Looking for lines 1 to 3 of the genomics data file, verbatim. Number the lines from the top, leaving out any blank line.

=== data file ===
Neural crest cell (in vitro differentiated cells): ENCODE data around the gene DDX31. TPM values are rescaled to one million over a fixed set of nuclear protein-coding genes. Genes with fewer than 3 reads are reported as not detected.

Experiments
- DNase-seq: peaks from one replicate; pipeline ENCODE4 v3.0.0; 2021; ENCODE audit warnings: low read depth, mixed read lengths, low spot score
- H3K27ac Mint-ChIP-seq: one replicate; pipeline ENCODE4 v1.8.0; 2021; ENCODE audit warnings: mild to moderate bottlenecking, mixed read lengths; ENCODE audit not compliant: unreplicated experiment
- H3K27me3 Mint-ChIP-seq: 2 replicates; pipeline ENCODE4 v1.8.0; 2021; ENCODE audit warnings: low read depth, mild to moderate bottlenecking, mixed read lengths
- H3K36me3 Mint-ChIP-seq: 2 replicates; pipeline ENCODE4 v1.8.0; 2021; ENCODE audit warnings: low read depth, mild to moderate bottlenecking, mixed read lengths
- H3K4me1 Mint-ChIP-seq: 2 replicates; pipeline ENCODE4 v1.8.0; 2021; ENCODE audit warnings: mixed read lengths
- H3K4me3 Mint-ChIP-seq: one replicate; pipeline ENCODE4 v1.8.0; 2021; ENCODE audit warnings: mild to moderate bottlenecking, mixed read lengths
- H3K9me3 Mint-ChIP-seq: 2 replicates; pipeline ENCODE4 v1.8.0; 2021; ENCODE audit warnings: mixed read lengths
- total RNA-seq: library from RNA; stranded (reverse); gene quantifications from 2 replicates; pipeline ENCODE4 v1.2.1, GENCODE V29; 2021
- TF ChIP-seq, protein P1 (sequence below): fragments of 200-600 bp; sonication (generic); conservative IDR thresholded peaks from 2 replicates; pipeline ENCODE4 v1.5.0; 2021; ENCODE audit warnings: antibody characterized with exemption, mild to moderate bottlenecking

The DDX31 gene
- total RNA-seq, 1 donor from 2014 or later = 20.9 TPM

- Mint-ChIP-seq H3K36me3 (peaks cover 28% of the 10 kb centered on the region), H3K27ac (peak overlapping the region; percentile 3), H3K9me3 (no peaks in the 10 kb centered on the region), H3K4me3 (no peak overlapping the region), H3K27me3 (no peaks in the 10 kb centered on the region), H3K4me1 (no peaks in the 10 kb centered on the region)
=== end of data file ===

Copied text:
Neural crest cell (in vitro differentiated cells): ENCODE data around the gene DDX31. TPM values are rescaled to one million over a fixed set of nuclear protein-coding genes. Genes with fewer than 3 reads are reported as not detected.

Experiments
- DNase-seq: peaks from one replicate; pipeline ENCODE4 v3.0.0; 2021; ENCODE audit warnings: low read depth, mixed read lengths, low spot score